"Once a team gets its momentum going, we all feed off that," Miller said. "We've all known each other for years, and when you see someone you know so well experience that kind of elation, it makes you want it that much more."

Weibrecht drew third and immediately set the pace with a harrowing ride. He broke out of the start quickly and abandoned all forms of caution. He skirted disaster on at least two occasions, balancing on one ski as he regained his composure.

"I think this is a great course. I like all the different elements," Weibrecht said. "Kind of reminds me of where I grew up skiing in Lake Placid because there is so much different terrain. Never easy, never lets up. You're turning and moving. It's an awesome hill and awesome race.

"I don't know exactly what happened, but I actually thought I was going to miss the gate. It was definitely a wild ride for me," he said. "I was giving it everything I had, and I expected to make mistakes going that fast. That was all part of the plan, to just roll with the punches and deal with an ever-changing run."

Weibrecht was not seriously challenged until Miller rode 10th. Miller stormed out of the gate, faster than Weibrecht at the first split by .13 seconds, an advantage that grew to .40 seconds. Then, Miller sloshed in the slower portion of the track, but he held on to take the lead over Weibrecht by .03 seconds.

Like Weibrecht, Miller was not threatened -- despite a spirited run by Italy's Werner Heel -- for a while, not until Svindal took off from the 19th position. He outpaced Miller by the second split and even increased his lead in the softer snow, grinding hard and tight. In the end, he blistered past Miller into first place by a .28 margin, a mark that effectively ended the competitive portion of the day for the gold. Erik Guay of Canada gave Weibrecht a sweaty moment before being slowed at the end of the run for fifth place.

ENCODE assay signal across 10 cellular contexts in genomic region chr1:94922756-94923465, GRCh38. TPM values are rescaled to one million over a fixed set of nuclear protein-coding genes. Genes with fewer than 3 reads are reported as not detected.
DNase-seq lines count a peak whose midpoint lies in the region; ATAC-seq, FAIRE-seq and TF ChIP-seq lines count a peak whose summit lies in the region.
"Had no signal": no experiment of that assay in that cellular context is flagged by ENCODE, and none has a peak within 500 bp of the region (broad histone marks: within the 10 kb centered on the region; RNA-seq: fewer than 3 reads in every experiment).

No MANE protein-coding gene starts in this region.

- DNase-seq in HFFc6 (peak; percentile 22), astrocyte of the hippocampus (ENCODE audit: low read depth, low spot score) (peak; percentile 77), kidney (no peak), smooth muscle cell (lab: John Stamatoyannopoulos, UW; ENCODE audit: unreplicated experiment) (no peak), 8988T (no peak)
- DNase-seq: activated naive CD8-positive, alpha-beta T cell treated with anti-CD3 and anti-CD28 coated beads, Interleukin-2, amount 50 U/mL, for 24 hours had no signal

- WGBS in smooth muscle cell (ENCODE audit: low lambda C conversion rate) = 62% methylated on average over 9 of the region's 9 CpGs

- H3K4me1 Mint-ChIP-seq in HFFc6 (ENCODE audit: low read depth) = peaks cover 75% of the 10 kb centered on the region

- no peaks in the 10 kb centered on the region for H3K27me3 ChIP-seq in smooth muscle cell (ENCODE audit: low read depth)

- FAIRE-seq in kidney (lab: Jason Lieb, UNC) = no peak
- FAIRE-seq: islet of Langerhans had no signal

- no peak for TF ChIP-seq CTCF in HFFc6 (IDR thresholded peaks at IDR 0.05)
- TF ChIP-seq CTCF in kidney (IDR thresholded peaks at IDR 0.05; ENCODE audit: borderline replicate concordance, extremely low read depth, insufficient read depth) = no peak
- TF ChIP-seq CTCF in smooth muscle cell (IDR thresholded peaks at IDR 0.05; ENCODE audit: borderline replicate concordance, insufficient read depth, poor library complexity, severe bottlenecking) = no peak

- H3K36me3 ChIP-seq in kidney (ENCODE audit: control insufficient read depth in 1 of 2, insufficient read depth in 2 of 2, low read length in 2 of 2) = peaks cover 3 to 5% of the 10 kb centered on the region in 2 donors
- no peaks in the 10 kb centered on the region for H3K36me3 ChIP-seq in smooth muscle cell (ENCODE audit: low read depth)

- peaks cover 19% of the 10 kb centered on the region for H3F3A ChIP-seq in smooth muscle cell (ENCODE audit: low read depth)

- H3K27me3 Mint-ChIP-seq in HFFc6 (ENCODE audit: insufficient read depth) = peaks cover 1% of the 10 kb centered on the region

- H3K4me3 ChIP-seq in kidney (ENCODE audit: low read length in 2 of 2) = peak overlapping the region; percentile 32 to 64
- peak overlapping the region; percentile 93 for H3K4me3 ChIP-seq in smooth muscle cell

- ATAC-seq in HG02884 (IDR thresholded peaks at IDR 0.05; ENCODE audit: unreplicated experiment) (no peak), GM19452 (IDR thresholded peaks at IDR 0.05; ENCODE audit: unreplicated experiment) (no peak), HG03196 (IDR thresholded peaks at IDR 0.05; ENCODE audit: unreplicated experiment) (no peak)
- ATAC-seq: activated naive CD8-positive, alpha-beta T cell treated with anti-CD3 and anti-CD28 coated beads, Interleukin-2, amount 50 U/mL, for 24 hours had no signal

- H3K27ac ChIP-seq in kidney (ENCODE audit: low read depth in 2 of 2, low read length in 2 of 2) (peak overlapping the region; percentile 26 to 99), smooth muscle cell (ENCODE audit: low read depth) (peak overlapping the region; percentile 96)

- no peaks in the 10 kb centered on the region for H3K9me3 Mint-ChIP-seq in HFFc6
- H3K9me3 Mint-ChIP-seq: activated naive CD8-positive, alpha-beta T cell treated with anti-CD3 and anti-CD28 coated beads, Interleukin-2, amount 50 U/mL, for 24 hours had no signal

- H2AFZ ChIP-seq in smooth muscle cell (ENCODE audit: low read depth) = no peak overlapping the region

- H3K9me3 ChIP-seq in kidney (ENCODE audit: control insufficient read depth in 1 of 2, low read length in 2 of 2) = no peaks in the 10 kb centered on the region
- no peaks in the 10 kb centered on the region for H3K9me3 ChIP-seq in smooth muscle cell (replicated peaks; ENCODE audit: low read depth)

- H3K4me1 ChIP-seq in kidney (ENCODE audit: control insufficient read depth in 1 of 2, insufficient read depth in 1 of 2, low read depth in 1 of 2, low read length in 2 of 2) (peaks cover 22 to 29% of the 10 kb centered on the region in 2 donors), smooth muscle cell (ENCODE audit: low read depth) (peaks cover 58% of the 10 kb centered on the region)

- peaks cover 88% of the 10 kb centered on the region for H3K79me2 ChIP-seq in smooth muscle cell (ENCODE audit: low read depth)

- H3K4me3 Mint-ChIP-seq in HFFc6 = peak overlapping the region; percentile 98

"I didn't think I'd be where I am, but it feels awesome," Weibrecht said. "To be in the company of Bode and Aksel at any race is pretty awesome."

The American ski effort, despite the obvious wattage of Miller and Vonn, has been a democratic one. Ligety, expected to be competitive, finished 19th, but he believes he is an outside medal favorite in the super-combined (he won Olympic gold in the event in 2006). But Mancuso and Weibrecht did not exactly expect to be headliners, and both have become sudden stars.

"It's incredible that we came out firing so hard, especially in a year where we haven't had a lot of podiums or a lot of wins," Weibrecht said. "To come out and put down runs at the start like we've done is awesome.

"I've been knocking on the door. If you don't watch ski racing every weekend, you might miss my name, but it definitely feels good to establish myself a little bit. This is the best possible place to have a great race."

Howard Bryant is a senior writer for ESPN.com. He is the author of "Shut Out: A Story of Race and Baseball in Boston" and "Juicing the Game: Drugs, Power and the Fight for the Soul of Major League Baseball." He can be reached at Howard.Bryant@espn3.com.